How To Find Physical Education Lesson Plans

At a time when childhood obesity is on the rise, many school districts are unfortunately cutting their budgets for extracurricular programs, including physical education and after-school sports.  Some physical education (PE) programs have been removed entirely from school programs while others depend on parent volunteers and regular classroom teachers to conduct physical education classes.

Luckily, there is a lot of support on the Web and in print publications for physical education teachers at all levels.  The Web offers creative PE lesson plans, and more importantly, it provides ways to connect with other educators around the nation and world.  The key is collaboration and support.  As a member of the online PE community, you'll never need to ask, "What am I going to do today?" again. 

  1. Use a search engine such as Google or Yahoo! and search the Web for physical education lesson plans.  Type keywords such as "PE lesson plans" or "physical education games" into the search box to retrieve a list of PE-related web sites.  Lesson plans are generally organized by grade level.  Explore the sites and print out high quality lesson plans.  Remember to share them with fellow physical education teachers.
  2. Join an online discussion forum.  Collaborate with other physical education teachers through threaded discussions online.  In discussion forums, you can post messages, search messages, access archived messages, and respond to others.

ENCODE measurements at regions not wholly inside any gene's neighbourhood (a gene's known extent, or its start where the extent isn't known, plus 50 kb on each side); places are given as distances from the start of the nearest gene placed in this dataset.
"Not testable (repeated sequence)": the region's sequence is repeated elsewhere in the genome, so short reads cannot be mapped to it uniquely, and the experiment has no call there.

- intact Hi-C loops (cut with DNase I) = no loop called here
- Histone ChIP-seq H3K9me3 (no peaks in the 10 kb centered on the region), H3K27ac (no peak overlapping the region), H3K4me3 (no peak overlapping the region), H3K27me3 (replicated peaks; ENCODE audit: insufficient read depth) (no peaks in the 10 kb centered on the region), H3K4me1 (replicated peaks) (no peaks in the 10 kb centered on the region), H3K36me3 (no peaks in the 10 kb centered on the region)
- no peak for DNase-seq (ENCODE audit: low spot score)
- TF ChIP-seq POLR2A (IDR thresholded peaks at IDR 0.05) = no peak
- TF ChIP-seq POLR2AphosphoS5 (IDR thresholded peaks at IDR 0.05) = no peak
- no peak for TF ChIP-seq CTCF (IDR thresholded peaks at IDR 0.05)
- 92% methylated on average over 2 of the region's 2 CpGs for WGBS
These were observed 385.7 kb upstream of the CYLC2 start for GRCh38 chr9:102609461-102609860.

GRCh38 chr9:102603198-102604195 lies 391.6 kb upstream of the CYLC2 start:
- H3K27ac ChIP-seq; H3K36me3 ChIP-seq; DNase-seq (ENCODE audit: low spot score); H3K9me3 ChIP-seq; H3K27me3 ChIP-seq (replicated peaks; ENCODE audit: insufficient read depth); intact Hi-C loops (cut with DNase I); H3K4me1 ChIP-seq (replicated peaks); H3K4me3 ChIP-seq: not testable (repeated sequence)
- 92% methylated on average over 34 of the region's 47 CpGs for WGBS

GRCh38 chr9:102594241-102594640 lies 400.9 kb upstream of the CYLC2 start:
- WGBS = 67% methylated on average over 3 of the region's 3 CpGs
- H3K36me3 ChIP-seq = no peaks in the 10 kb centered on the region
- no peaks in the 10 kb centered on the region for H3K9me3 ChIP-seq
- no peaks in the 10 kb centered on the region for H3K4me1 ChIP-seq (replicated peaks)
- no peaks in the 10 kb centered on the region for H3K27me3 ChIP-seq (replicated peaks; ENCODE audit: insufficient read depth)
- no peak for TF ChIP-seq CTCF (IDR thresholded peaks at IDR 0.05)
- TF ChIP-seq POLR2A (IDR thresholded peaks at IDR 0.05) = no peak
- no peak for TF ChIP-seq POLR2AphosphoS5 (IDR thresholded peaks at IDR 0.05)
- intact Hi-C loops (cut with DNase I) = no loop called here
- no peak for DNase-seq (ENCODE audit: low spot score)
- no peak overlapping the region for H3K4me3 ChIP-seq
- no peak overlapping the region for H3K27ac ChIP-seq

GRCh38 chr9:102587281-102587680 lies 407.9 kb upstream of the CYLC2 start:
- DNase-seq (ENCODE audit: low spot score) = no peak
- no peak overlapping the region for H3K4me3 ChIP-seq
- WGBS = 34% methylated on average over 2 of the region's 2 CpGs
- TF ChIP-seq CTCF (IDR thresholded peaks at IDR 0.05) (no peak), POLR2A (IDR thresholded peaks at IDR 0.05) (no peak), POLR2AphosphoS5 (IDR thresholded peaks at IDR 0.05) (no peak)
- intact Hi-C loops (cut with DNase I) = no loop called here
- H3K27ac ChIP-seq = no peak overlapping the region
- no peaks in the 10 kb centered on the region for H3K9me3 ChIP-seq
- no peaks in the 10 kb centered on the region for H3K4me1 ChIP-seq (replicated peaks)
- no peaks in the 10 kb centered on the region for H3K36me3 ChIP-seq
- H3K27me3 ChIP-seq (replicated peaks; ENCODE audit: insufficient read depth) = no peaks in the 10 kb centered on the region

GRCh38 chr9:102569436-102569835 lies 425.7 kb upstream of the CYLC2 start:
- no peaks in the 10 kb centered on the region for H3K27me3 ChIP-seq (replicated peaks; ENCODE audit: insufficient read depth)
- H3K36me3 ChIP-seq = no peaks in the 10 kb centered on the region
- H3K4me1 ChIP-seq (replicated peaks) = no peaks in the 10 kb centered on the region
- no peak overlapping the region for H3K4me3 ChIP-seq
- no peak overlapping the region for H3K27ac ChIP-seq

Check out such discussion groups as NASPE Forum (National Association for Sport & Physical Education), which offer discussions about curriculum and lesson plans, field day ideas, conferences and workshops, technology information, and more.  SporTime Discussion Group is a smaller discussion forum that provides physical education activity ideas.

  3. Register for a physical education electronic newsletter.  E-newsletters are distributed via email, often weekly or monthly, and include helpful information such as physical education fitness programs and health information. 

    The Heart Zones E-Newsletter targets a wide audience, including educators, and offers useful information about heart health and cardiovascular training programs.  For information about PE-related research, conferences, and fitness programs, register for the National Association of Health Education Centers' e-newsletter.

  4. Go to your local library for books about indoor/outdoor games.  Enliven your usual curriculum with fun activities from resources such as the Outrageous Outdoor Games Book by Bob Gregson or Team Building Activities for Every Group by Alanna Jones.  Or buy used books online at booksellers such as Amazon.  Search their database for books about team games, outdoor fun, or team-building activities.  Swap books with fellow educators to keep your archive of activities growing.
  5. Visit Education World and type "physical education" into the search box.  This resource not only provides innovative lesson ideas, but also keeps you abreast of government policy and current trends related to physical education.

Schools are ideal places to start good fitness habits in children.  With a little research, you can help kids stay fit for life.


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